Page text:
Does U.S. Constitution
Forbid 'Day Of Prayer'?
Greg Tinkler

From: "Greg Tinkler"
To: "Positive Atheism" <editor@positiveatheism.org>
Sent: September 20, 2001 3:05 AM
Subject: eml8825.htm

Hi, it's Greg Tinkler.

Although the First Amendment specifically states that "Congress shall make no law," it says nothing about the other branches. Supreme Court decisions aside, I personally don't feel that there is anything in the First Amendment keeping the President from proclaiming Nat'l Days of Prayer and the like.

However, the 10th Amendment is another story. It is perhaps the most stepped-on amendment we have. It basically says that any powers not specifically granted to a branch of government by the Constitution are reserved for either the States or the people. Hence, it technically isn't within Bush's authority to issue such proclamations. If anything, individual states should be haggling over that crap, but since state laws are superceded by federal laws the state legislatures would still be severely limited by the First Amendment.

That there are no punishments laid out for First Amendment or other Bill of Rights violations is telling (I think) of the mind set of our founders. I believe that they just assumed that everyone would have enough dignity (and respect for others) to obey the Bill of Rights, and that issues of fundamental rights violations would be the exception rather than the norm, which doesn't seem to be the case.

Graphic Rule

From: "Positive Atheism" <editor@positiveatheism.org>
To: "Greg Tinkler"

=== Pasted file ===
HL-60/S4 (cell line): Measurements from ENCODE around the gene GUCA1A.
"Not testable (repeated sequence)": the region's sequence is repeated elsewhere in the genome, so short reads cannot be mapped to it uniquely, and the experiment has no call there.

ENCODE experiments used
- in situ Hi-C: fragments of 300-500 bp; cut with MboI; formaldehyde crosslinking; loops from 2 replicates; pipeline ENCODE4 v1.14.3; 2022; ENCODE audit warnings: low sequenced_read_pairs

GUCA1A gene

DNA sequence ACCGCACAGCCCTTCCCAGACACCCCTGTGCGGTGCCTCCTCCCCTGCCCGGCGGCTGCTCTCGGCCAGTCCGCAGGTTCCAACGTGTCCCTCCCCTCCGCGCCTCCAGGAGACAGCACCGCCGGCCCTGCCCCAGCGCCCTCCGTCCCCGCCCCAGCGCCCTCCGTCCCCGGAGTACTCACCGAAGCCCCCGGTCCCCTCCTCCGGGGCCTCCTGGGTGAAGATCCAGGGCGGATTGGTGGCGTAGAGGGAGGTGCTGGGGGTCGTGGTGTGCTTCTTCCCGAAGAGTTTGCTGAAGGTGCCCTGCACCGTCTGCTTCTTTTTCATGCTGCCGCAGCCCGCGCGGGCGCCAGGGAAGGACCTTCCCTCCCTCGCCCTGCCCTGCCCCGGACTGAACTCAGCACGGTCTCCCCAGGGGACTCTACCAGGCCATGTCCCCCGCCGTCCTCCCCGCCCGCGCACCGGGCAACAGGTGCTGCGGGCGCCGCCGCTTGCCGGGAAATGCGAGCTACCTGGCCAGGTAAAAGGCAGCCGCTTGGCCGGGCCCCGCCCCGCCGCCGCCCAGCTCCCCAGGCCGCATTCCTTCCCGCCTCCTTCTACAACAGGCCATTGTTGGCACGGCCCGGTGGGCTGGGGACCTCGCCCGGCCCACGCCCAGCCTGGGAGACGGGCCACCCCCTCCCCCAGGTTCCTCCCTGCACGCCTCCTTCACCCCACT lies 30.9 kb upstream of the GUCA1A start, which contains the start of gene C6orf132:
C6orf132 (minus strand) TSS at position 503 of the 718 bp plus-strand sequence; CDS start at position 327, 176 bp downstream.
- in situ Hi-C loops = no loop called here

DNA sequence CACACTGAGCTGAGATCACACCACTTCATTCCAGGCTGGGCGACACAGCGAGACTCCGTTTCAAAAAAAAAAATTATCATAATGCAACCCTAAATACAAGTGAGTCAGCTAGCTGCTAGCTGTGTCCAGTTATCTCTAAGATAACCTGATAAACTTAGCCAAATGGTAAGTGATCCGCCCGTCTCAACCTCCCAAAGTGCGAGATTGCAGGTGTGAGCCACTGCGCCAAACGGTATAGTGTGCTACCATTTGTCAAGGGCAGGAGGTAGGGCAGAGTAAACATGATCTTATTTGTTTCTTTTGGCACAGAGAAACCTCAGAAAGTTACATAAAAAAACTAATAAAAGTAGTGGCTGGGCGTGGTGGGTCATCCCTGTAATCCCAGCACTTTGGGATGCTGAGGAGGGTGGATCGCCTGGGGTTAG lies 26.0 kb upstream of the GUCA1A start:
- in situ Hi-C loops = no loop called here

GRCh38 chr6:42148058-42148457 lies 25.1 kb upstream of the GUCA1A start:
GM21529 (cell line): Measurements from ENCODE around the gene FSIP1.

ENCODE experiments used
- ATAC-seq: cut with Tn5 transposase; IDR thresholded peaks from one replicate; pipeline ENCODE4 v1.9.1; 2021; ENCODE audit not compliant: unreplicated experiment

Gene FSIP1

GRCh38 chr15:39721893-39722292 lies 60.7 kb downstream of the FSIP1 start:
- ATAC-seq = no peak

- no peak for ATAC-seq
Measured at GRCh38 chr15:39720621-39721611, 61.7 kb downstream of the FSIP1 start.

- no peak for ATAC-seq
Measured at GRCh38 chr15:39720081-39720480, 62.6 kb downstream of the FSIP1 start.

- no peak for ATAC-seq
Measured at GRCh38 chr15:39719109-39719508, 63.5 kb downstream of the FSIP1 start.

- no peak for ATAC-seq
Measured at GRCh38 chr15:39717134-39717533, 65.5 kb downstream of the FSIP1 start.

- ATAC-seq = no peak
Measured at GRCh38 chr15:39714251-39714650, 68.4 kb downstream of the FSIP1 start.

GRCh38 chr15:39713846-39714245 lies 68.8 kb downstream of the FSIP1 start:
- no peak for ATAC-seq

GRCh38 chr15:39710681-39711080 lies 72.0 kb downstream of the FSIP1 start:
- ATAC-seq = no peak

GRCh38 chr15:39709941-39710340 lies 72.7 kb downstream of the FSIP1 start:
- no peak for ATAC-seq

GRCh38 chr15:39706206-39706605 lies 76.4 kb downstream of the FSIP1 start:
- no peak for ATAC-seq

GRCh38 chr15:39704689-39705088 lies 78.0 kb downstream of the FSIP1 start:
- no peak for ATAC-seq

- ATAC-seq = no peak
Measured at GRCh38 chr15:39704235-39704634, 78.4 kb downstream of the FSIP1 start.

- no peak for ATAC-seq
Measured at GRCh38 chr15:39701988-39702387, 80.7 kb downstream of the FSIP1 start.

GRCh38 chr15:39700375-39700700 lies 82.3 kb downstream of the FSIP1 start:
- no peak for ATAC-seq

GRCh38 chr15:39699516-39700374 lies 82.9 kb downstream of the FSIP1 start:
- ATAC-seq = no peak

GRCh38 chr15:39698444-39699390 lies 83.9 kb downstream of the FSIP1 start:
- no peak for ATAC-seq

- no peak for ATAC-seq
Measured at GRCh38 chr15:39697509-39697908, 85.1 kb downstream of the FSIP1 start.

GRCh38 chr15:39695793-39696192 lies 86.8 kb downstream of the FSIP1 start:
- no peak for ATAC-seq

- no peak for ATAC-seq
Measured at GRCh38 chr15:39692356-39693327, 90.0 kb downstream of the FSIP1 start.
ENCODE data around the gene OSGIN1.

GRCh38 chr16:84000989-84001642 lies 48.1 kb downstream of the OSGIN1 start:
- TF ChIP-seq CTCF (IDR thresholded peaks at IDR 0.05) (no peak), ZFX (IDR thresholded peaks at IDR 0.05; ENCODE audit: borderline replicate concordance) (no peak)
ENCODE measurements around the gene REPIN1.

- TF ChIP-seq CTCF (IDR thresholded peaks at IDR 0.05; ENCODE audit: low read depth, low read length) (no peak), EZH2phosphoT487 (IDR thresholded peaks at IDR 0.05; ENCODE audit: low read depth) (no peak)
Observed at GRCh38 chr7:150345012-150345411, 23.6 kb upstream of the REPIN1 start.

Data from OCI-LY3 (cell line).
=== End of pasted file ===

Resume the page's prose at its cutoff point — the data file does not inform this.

Subject: Re: eml8825.htm
Date: September 20, 2001 4:47 AM

Okay, so you're saying that it's the Tenth Amendment which removes this from Bush's authority and hands it to the states. That makes sense in light of Jefferson's remark about the states.

I do not currently have access to the exact case, but it is my understanding that the Supreme Court ruled that when the First Amendment says "Congress" the states and their municipalities are included as being bound by this Amendment.

I'm also pretty sure that the courts are bound by the First Amendment because the First Amendment is how we have been able to slow down the practice of courts sentencing people to attend Alcoholics Anonymous meetings.

I do believe the states are also bound by the First Amendment because the various states that have been sued have been sued for breech of the United States Constution as well as their own state constitutions.

Meanwhile, I have drafted a note to Constitutional scholar Gene Garman (here's his URL)
http://www.sunnetworks.net/~ggarman/index.html
asking for his opinion on all the above questions. Whatever the truth is, I want to know it (even if it specifically allows the President to do this -- which I doubt). When I get his response, I will link it to these two posts as well as send you a copy.

Cliff Walker
Positive Atheism Magazine
Six years of service to
     people with no reason to believe

Graphic Rule

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